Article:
I'm still lovin' the MacBook Pro, and having fun with it. However, there's one thing that I didn't expect, and that was the surprisingly noisy slot-loading optical drive. The first time I loaded a disc into it, it went Snap! Izzz! Whirrr! CLICK! Snap! I honestly wondered if it had cracked the disc in half. Was I going to have to pick out the pieces of a shredded DVD with needle-nose pliers? But no --- this is a feature. The other slot-loaders I've had, mostly CD players, load a disk is near silence, with perhaps only a muted click, and soft spin-up. (But then, perhaps the violent snapping noises enable super-precise positioning for ultra-accurate DVD burning and reading. How have other drives performed for all these years without them? Who knows?)
What I do know is that Apple actually posted the sounds of the MacBook Pro. So you can listen before you buy. Now that's thinking different.
First, a brief historical interlude. My first paying job in the computer industry was at a computer retailer in Tampa, Florida. It was a small company with eleven employees, two store locations, and we built and sold clones, set up small networks, and enjoyed the high margins that a hardware retailer could get (20% and up!) back in the early 1990s. Like at many small companies, we all did it all, and wore every hat there was to wear. It was a fabulous time in the industry, and I developed an affinity for hardware tech. I never got tired of building machines and troubleshooting hardware issues. And even after many years now, I still love the hardware and still build my own rigs.
I’ve gone through a number of notebook computers, and for me, the first question to consider when buying a notebook is: Do I want a smaller notebook with long battery life, or do I want big screen and horsepower (with the understanding that battery life might equal 25 minutes)?
My last notebook was a big Sony Vaio. I made the decision that I wanted something in the 'desktop replacement' class, and it was heavy, large, and battery life was around 30 minutes. and while I really liked the Sony hardware, the overall experience I had with the notebook was miserable. The notebook came with no disks at all, and so I had to burn my own driver-backup disks. Yuk. Plus, when I actually needed them, months later, the disks didn’t work, and I had to call up Sony, where they cheerfully told me that I could order a set of disks for $99. Nice. Anyway, I used that notebook for a year and a half, sold it, and was 'without notebook' for a while.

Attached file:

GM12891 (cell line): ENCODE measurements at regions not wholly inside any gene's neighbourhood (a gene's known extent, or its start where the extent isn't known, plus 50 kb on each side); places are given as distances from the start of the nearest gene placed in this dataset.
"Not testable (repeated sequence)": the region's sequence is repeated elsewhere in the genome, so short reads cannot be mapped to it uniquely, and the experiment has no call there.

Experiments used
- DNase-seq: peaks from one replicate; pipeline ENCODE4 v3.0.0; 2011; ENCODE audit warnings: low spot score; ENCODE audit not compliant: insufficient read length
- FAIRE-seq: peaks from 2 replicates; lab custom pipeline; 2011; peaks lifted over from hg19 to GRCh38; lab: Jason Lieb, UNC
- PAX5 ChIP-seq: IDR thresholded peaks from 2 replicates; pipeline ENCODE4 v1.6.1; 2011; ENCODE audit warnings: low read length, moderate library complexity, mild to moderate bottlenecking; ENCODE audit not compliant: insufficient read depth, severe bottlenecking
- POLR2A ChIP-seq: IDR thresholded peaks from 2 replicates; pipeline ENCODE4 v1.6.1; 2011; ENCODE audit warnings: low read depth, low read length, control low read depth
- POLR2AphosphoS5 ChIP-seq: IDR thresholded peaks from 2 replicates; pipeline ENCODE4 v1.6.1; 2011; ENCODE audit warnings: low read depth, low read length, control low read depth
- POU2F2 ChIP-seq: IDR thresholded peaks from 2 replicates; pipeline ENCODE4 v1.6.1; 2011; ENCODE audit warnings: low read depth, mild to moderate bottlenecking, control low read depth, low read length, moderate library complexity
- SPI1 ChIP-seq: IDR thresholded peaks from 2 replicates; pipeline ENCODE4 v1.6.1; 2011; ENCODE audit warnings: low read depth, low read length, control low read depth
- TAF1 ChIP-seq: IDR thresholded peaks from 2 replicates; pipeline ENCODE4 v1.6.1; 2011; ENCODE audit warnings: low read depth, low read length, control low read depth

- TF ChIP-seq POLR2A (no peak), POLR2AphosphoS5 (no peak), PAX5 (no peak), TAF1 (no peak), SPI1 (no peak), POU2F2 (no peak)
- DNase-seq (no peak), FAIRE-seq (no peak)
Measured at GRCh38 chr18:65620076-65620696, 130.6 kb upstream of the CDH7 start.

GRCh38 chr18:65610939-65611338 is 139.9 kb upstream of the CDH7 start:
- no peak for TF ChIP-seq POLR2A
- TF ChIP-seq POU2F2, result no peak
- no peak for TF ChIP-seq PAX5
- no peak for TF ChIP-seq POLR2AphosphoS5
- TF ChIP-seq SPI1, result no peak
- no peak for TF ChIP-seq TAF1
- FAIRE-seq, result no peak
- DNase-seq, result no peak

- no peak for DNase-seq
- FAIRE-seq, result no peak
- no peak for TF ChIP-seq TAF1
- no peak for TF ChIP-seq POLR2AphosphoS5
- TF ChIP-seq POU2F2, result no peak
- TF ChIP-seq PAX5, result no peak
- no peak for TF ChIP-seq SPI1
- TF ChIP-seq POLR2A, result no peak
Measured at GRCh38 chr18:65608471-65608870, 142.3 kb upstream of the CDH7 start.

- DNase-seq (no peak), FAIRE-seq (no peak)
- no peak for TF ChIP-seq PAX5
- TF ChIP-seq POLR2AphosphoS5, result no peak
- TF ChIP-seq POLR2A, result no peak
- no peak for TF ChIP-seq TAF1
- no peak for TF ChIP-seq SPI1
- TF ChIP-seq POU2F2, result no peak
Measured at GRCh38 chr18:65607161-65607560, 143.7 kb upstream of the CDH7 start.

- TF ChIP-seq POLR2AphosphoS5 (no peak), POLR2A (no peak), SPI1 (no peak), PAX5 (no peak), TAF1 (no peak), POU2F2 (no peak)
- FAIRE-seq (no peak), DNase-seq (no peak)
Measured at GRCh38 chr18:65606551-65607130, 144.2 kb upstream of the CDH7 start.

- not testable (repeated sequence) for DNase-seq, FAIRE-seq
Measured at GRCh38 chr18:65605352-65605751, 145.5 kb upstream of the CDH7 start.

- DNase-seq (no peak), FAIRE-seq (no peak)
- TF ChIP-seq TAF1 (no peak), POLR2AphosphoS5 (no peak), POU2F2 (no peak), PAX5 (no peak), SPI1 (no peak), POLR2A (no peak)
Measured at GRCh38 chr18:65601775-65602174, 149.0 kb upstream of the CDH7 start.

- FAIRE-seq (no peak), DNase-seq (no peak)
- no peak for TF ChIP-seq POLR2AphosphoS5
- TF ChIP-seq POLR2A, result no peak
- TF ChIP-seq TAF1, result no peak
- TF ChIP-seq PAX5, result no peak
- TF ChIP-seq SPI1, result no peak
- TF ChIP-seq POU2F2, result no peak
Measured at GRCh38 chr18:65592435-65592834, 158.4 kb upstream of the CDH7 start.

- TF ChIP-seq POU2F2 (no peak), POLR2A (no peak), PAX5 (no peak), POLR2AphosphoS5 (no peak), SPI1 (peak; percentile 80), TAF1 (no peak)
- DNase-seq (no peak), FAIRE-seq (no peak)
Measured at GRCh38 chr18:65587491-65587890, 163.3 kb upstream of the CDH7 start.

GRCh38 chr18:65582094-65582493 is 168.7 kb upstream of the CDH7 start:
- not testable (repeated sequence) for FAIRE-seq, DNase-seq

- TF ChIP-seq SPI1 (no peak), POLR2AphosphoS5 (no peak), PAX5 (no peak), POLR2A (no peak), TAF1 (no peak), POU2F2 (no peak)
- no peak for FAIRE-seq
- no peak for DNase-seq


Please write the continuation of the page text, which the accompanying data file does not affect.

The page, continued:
Last week, I decided it was time to get portable again. I wanted something smaller this time, but still with enough juice for Visual Studio. I had heard from quite a few developers that really liked the MacBook Pro, running Boot Camp/VM Fusion/Parallels in order to load Vista and (the all-important aforementioned) Visual Studio). The machines certainly look cool, but is that enough to justify the premium? To check it out, I went to Best Buy and tinkered with all the notebooks . . . which is an enjoyable afternoon all unto itself. Then I plunked down my two large on the MacBook Pro 15.4" model. (My path to the dark side was complete!)
I must report that I really like this machine. Not to get existential, but Apple just gets it. After messing around with OS X, which is nifty, I partitioned the drive for Vista, installed that OS, and wondered how bad the driver situation would be. After installing Vista, I inserted the Apple CD, and Vista immediately recognized setup.exe, ran it, which installed the Boot Camp software on Vista, along with all the drivers - - - even the ones that control the keyboard backlighting. That’s just cool. Wifi works, Bluetooth works . . . it all just works. Dang, just like the slogan. Credit where credit is due: the boys from Cupertino design a good notebook.
For a mouse, I picked up the Logitech VX Nano. I use the MX Revolution when I code, and I just love the heavy, metal scroll wheel. That’s the best feature I’ve found yet on a mouse, and the VX Nano has a scroll wheel just like his big brother.
All in all, I am one extremely satisfied customer. Now I’m wondering if I’ll ever buy anything except an Intel-based Apple notebook. They rule.
And as a historical observation, the camps of Apple Fanboys and the camps of Microsoft Fanboys were once clearly delineated. It’s interesting that in recent years the lines of demarcation have blurred . . . to the point where Windows developers buy Apple notebooks to run Visual Studio on a Windows OS inside OS X to build code that gets deployed to Windows Server machines.